In the Summer cooling mode, the process is reversed. The liquid refrigerant passing through the fan coil in the air handler (like the coils in an air conditioner) is evaporated and passes through the compressor where its heat is concentrated and increased. The hot refrigerant vapor then gives up its heat as it circulates in the earth loop, condenses into a liquid, then returns to the building to take on more heat. (A water-based geothermal heat pump relies upon a water loop to extract heat from the earth and transport it to a heat exchanger adjacent to the heat pump, where the heat is transferred into the heat pump system, and the cycle is reversed in the summer.)
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The Importance of AHRI Efficiency Ratings and ENERGY STAR


Heating and cooling systems are independently rated based on their performance. In the U.S. there are two primary information resources available to the consumer, AHRI and ENERGY STAR. EarthLinked Technologies participates in both programs.

AHRI (Air Conditioning, Heating and Refrigeration Institute) is the trade association representing manufacturers of more than 90% of the central air-conditioning and commercial refrigeration equipment installed in North America. EarthLinked Technologies was one of the founding members of the Direct Geo-exchange Section of AHRI that established Standard 870 for performance certification.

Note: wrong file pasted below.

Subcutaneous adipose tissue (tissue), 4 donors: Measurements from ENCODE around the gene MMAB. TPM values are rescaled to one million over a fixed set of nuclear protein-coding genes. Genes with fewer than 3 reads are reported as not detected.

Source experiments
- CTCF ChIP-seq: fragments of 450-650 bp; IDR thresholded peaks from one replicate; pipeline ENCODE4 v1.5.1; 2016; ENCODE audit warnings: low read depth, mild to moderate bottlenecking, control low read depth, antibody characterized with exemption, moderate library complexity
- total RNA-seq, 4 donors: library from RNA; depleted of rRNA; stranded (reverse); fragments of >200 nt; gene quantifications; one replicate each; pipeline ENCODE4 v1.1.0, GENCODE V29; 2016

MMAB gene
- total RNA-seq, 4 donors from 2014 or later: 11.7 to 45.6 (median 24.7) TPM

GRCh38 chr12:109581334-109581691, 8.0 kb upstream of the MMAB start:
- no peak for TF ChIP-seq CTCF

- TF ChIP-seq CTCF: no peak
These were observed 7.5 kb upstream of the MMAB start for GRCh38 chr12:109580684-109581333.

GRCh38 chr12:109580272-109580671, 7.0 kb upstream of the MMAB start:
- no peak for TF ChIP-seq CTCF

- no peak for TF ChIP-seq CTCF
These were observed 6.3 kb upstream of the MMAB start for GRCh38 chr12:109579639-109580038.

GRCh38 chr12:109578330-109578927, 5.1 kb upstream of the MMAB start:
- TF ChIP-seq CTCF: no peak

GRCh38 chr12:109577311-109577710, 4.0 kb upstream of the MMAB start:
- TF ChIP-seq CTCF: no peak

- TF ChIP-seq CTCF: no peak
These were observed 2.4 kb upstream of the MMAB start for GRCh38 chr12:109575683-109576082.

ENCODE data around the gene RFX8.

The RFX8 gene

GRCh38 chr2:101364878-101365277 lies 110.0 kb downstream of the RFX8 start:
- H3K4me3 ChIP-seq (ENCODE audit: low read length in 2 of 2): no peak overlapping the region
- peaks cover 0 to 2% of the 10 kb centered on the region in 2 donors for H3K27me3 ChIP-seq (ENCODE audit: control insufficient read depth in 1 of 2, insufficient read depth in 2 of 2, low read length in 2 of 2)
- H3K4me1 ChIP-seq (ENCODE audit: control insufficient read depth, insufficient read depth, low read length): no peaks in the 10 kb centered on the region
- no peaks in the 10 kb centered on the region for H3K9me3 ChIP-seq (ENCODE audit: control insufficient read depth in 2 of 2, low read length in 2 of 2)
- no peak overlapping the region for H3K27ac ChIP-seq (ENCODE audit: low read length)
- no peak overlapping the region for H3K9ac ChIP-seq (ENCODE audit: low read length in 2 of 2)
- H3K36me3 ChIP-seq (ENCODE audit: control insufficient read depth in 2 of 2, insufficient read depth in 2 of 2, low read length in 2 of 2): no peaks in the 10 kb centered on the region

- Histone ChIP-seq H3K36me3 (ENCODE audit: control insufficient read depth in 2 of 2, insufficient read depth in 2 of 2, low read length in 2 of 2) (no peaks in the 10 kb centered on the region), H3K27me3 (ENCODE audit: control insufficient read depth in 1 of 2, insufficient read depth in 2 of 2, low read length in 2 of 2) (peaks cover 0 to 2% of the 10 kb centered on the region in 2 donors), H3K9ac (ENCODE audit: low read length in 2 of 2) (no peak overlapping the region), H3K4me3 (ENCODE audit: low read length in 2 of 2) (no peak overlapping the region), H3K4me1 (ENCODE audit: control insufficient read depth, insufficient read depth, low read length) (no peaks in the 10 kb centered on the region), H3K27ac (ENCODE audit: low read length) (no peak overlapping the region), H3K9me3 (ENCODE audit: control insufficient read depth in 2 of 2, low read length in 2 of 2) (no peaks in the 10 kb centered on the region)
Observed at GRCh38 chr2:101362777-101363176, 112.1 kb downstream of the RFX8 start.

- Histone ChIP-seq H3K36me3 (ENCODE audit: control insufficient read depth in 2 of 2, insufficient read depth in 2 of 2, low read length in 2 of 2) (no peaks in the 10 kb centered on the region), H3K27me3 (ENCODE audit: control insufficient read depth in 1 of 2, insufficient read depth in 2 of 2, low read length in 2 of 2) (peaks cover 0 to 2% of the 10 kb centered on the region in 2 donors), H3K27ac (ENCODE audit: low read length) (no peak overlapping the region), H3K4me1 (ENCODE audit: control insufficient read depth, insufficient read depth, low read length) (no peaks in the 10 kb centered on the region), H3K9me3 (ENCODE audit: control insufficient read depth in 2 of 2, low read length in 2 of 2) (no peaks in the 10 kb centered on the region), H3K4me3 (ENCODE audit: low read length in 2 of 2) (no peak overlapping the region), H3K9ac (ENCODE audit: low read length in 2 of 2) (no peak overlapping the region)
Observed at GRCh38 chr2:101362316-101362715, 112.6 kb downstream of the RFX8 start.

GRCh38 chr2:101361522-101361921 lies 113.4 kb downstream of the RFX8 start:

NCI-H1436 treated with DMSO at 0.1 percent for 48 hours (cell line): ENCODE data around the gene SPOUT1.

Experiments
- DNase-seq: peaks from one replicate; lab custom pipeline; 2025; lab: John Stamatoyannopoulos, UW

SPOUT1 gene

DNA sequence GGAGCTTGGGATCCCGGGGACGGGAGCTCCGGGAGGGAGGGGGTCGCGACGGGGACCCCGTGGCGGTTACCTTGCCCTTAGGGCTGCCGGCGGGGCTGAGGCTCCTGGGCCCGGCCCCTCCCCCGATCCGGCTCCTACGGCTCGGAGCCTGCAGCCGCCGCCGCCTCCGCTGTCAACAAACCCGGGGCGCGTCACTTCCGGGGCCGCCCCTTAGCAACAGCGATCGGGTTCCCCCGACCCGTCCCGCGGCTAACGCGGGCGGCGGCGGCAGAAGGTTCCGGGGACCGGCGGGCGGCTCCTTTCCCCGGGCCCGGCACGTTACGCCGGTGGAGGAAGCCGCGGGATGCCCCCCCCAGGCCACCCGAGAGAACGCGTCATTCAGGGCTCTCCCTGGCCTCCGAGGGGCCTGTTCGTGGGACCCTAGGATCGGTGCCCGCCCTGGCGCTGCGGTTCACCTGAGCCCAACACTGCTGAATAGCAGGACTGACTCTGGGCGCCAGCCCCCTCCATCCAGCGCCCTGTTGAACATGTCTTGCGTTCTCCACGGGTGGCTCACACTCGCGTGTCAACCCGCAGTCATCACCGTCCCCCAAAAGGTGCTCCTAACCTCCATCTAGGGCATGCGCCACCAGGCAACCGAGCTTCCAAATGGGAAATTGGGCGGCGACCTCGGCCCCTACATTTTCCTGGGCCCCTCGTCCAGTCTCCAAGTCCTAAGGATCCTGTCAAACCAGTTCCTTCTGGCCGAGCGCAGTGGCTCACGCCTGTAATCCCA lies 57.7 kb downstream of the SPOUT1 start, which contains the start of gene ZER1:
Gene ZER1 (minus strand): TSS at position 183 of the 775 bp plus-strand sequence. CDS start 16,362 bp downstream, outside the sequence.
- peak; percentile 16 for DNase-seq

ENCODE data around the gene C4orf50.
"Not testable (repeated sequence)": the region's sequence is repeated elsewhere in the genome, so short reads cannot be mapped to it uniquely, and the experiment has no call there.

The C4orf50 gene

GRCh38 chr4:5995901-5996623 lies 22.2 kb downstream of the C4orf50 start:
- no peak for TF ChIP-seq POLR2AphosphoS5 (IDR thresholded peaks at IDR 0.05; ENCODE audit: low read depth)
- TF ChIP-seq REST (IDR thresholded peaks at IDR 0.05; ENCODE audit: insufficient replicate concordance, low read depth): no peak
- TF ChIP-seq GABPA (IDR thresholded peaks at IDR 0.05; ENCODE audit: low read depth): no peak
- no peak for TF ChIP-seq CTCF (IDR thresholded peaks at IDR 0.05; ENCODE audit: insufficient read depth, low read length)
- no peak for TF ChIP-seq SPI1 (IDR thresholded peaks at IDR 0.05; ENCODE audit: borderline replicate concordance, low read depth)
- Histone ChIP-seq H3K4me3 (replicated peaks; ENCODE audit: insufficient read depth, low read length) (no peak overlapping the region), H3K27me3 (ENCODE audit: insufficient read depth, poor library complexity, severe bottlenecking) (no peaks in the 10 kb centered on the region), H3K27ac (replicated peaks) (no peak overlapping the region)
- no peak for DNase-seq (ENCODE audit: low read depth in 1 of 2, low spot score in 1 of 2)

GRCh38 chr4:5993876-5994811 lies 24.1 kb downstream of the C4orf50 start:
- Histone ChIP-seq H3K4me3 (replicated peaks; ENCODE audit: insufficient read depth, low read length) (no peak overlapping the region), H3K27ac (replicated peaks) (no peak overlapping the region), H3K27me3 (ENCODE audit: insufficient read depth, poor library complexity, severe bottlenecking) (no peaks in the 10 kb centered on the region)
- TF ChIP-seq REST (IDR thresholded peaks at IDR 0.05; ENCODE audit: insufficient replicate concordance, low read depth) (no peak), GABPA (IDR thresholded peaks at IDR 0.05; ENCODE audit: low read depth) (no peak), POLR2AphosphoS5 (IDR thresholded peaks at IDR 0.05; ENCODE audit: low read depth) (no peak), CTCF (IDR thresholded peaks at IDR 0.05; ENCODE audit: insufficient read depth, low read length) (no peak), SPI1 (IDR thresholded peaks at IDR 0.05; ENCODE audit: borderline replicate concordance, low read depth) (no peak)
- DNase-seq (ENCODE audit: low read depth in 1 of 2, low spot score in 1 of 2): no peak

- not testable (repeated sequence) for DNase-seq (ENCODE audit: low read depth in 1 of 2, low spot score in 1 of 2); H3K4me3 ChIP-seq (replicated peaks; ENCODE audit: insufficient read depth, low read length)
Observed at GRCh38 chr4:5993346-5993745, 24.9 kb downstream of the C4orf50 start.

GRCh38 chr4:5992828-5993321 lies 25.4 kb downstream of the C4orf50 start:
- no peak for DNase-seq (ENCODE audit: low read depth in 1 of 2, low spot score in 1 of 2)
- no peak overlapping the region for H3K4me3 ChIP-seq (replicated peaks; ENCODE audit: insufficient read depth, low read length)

Two of AHRI’s most important functions are the development of performance rating standards and the administration of performance certification programs for eligible products. Participation in the program is voluntary and is open to members and nonmembers of AHRI on an equal basis. AHRI regularly selects random samples of equipment for testing. The equipment is tested using procedures set forth in the AHRI standard to verify performance ratings.